Michael Zagaris’ photographic oeuvre is the one of the last great unseen rock archives. After a short career working under Senator Robert Kennedy, Zagaris dove into the rock music scene of 1970’s San Francisco, where he was responsible for shooting the most influential musicians of the decade including The Clash, Grateful Dead, Blondie, The Sex Pistols, Bob Dylan, Eric Clapton, Lou Reed, Patti Smith, Led Zeppelin, and more.
Born in California’s Central Valley, Michael Zagaris studied politics at George Washington University while working on Capitol Hill for Senator Robert Kennedy. After the assassination of his mentor, Zagaris left the world of politics and returned to the Bay Area, where he immersed himself in the counter culture movements of the time. He began spending time at San Francisco’s Avalon Ballroom and made friends with Bill Graham, who ran the Fillmore Auditorium and pulled him backstage to capture unforgettable moments.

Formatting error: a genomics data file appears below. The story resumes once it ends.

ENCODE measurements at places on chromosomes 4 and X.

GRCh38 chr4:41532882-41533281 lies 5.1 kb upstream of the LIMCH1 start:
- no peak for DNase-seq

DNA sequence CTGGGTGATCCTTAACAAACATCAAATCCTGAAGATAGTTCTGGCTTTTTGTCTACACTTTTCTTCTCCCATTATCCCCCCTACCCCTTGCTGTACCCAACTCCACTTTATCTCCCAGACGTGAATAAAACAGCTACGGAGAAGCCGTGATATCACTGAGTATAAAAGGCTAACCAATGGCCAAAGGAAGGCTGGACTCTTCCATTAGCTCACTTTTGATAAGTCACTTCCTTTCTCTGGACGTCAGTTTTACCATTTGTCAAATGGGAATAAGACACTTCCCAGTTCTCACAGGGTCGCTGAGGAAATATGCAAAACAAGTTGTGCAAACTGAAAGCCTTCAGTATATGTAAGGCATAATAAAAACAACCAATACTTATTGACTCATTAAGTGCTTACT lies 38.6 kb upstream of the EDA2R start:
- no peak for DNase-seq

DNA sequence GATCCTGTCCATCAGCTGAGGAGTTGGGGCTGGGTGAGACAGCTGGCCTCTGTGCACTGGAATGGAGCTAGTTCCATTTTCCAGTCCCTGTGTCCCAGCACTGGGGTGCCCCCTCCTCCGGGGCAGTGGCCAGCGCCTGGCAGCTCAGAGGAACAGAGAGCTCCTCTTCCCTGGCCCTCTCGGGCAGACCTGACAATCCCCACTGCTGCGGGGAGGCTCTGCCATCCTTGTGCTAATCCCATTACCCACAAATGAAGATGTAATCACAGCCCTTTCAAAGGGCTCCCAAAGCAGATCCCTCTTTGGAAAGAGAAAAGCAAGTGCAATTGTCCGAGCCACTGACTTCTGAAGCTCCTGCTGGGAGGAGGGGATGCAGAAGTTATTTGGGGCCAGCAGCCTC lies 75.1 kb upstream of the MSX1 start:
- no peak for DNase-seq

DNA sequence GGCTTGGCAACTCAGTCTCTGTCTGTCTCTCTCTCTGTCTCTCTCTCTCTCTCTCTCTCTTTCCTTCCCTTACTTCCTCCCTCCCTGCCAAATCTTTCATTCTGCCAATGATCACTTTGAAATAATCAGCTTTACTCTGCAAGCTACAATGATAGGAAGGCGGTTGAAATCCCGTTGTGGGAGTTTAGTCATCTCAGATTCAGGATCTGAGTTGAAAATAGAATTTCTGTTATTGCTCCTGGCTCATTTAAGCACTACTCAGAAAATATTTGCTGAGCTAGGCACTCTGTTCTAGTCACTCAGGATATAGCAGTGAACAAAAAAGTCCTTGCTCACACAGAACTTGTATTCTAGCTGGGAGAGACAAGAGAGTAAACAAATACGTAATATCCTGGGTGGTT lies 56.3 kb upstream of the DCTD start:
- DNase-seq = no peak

Starting off as a little more than a hobby, Michael began soaking up the scene, with artists like Cream, Patti Smith, Quicksilver Messenger Service, The Who, The Dead and Jefferson Airplane. It was while working with Eric Clapton that the guitarist suggested Zagaris pursue photography as a steady occupation, urging him to take his photographic work to the next level. Zagaris never turned back.
Michael Zagaris’ photographs of legendary musicians are some of the best portraits of their kind. His unique perspective led to many editorial gigs, working steadily for Rolling Stone, Creem, Melody Maker, NME, and Oui. His work also went beyond music to capture some of the most vital counter culture figures of the 1970s, including Billy Bowers, Divine, Peter Berlin, and The Cockettes, among others.
Michael Zagaris is represented by Milk Gallery, in New York.
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